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St. Peter’s Basilica, Vatican City

Holy See (Vatican City State) The Basilica with an eminent Italian Renaissance architecture inspired from the Pillar of Catholicism
Catholic

Vatican City, one of the most visited pilgrimage sites in the world, hems the great Italian Renaissance church, named as the St. Peter’s Basilica or the New St. Peter’s Basilica. Built in the 4th-century, it was solemnly dedicated in 1626 by Pope Urban VIII, after 120 years construction. Located to the west of the River Tiber, near the Janiculum Hill and Hadrian’s Mausoleum, the architecture, interior, artwork and glorious history of the church is sure to amaze you, especially the Michelangelo’s Pietà and Bernini’s 29m-high baldachin over the altar. St. Peter’s Basilica holds the rank of one of the 4 ‘Major Basilicas’, including the Archbasilica of St. John Lateran, Basilica of St. Paul Outside the Walls and the Basilica di Santa Maria Maggiore.

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Overview

History and Belief

St. Peter’s Basilica has a timeworn history behind it. One of the twelve disciples of Jesus, Simon popularly known as Saint Peter, was martyred and buried by the Roman emperor Nero in A.D. 64. at the Circus of Nero. A small shrine was built on that site. After almost 300 years, Old St. Peter’s Basilica was constructed over that small shrine, which had large number of burials and memorials of many popes, by then. Old St. Peter's Basilica was the 4th-century church initiated by Emperor Constantine between 319 and 333 CE. It went into disrepair for a long period, when Pope Nicholas V took the initiative to rebuild it.

After him, in the sixteenth century CE, Pope Julius II decided to demolish the Old Basilica and redesign it as the grandest building in Christendom. In 1506 construction began on Bramante's design for a new basilica based on a Greek-cross plan, with four equal arms and a huge central dome. After him, Michelangelo took over in 1547, who simplified the design and made a dynamic dome design which was completed in 1590. Further piloted by other leaders and designers, finally the Basilica was consecrated in 1626 after 120 years of ongoing construction.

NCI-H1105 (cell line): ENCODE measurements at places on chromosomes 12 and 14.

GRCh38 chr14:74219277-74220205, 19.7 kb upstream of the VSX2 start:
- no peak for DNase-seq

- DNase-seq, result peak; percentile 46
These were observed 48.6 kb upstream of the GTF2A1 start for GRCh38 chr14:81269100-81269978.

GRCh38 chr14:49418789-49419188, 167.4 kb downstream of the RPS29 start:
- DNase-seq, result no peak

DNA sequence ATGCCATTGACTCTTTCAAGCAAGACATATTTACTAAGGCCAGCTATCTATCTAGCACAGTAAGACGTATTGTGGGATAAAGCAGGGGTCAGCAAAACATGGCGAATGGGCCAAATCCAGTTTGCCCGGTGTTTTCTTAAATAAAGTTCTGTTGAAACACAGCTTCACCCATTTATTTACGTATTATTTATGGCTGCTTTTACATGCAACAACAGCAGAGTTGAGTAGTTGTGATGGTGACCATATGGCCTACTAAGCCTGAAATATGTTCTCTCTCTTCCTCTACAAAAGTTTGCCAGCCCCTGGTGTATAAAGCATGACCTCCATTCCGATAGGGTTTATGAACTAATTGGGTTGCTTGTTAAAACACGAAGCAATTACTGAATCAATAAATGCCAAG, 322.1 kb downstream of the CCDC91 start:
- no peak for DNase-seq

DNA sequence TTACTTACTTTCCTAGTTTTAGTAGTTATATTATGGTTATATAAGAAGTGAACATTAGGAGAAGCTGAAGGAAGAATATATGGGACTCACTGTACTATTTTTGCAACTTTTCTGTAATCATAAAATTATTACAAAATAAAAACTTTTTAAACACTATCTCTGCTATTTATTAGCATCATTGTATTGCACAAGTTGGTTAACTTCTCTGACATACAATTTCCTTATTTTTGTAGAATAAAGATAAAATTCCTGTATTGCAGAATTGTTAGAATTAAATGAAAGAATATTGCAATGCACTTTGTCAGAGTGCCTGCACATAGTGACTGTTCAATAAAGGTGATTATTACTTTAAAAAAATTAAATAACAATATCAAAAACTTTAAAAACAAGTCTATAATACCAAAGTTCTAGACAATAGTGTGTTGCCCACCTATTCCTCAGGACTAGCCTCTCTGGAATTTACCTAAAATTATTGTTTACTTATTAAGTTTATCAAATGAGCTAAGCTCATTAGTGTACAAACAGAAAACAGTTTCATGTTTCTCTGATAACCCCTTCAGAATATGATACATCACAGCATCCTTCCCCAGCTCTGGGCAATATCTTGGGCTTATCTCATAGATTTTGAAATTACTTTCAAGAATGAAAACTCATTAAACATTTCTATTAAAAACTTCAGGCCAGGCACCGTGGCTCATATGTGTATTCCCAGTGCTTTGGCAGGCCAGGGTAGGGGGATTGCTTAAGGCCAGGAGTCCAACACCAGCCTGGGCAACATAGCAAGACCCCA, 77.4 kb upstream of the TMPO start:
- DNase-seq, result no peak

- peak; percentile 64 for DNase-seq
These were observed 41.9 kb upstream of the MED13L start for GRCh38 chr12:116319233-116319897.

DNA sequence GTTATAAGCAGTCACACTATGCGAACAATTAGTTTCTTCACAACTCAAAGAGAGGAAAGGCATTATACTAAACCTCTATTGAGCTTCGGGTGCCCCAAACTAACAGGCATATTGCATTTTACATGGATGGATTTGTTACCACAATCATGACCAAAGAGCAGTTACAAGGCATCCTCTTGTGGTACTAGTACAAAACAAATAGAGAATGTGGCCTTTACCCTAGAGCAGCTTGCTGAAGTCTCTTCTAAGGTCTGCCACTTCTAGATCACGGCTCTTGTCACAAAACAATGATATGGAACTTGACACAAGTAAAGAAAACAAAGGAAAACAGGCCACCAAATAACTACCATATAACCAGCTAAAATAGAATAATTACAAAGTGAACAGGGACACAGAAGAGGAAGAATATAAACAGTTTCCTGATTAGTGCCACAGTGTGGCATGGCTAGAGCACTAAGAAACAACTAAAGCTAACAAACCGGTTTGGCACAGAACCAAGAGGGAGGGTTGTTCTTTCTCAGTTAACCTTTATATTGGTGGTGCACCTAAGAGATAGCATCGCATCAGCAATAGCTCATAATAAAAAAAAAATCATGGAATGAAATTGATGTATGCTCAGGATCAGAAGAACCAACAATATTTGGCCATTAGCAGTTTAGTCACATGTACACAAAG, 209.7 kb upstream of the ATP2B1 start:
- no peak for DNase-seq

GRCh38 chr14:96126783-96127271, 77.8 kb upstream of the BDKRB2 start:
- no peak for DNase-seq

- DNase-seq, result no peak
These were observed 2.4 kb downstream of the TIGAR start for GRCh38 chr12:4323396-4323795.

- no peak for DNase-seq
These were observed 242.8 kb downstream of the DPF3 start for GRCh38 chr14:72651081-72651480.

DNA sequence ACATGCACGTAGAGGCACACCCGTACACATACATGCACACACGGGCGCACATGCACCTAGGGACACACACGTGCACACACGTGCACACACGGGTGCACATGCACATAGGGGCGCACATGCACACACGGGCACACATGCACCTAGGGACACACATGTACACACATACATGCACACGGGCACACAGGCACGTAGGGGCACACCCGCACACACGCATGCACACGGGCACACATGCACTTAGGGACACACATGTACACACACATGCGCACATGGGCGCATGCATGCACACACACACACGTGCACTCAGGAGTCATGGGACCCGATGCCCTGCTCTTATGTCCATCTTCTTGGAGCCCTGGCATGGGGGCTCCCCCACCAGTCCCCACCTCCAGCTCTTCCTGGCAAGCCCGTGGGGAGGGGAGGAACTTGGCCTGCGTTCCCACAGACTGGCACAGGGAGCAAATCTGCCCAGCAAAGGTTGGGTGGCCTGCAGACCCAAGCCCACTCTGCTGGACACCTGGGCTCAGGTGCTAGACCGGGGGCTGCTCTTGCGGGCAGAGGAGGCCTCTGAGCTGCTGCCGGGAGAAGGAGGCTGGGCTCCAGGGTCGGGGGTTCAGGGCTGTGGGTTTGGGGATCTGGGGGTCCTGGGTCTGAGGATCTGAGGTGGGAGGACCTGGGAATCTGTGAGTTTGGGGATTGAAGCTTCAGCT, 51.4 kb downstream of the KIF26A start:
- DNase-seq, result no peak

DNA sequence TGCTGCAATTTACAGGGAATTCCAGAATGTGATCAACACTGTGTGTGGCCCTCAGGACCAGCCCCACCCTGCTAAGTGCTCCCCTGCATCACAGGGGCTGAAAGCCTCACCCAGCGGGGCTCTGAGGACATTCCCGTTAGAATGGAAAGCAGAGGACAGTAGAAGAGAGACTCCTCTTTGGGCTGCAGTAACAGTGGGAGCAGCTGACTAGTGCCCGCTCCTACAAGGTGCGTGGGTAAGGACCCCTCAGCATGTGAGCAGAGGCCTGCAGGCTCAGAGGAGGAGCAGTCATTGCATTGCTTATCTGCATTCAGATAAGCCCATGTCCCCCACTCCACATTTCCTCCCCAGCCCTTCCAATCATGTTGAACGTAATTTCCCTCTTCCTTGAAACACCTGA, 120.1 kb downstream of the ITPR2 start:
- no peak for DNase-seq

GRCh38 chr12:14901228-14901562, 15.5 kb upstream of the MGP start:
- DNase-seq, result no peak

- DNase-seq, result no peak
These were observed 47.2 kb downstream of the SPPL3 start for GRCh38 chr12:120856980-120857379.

Architecture

Everything about St. Peter’s Basilica is colossal and gratifying. It is the most favored tourist place in Rome, Italy. The Basilica is the best example of Renaissance and Baroque architecture. St Peter’s Basilica saw the involvement of famed architects, including Donato Bramante, Raphael, Antonio da Sangallo the Younger, Michelangelo, Jacopo Barozzi da Vignola and Gian Lorenzo Bernini. Michelangelo is said to have designed the main dome of the Basilica, which soars at a height of 119 m, supported by four stone piers. The interiors, characterized by huge mosaics, are sites of some of the most famous art works from all over the world, for example, Bernini’s baldachin and Michelangelo’s Pietà. St. Peter’s Basilica has more than 100 tombs, including the tombs of 91 popes.

The Basilica’s apse opens up behind the monumental St. Peter’s Baldachin; the apse’s majestic Bernini’s Baroque composition including the Chair of St. Peter. This wooden throne, according to a medieval legend, belonged to St. Peter the Apostle when he was First Bishop of Rome and Pope. Several other masterpieces are located in the Basilica naming few like the bronze statue of St. Peter, Michelangelo’s sublime, marble Pietà and so on. Beneath the Basilica’s flooring are the Grotte Vaticane, where the Tomb of St. Peter and the final resting places of John Paul II and his predecessors are held.

St. Peter’s Basilica’s exterior is approximately 715 feet long and 437 feet high (all the way to the top of the dome), while it runs a surface area of 75,459 sq. ft. The facade stands at 376 feet wide and 149 feet tall, and overlooks a piazza that is 787 feet in diameter, whose center boasts the iconic, 82-ft tall Egyptian obelisk. Forty-five altars and 11 chapels constitute the contents of its naves.

St. Peter’s Basilica is a destination for Catholic worshippers that attracts pilgrims, scholars, artists, photographers and general travelers as well. The Pope presides at a number of rituals throughout the year, drawing audiences of 15,000 to over 80,000 people. Visitors can go to the top of the dome and enjoy a stunning aerial view of the city Rome.

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5 interesting Facts & Myths about St. Peter’s Basilica, Vatican City

  • ·The current Basilica is actually St. Peter’s Basilica 2. Not much of the original Basilica remains, but a piece of a mosaic can still be found at Santa Maria in Cosmedin.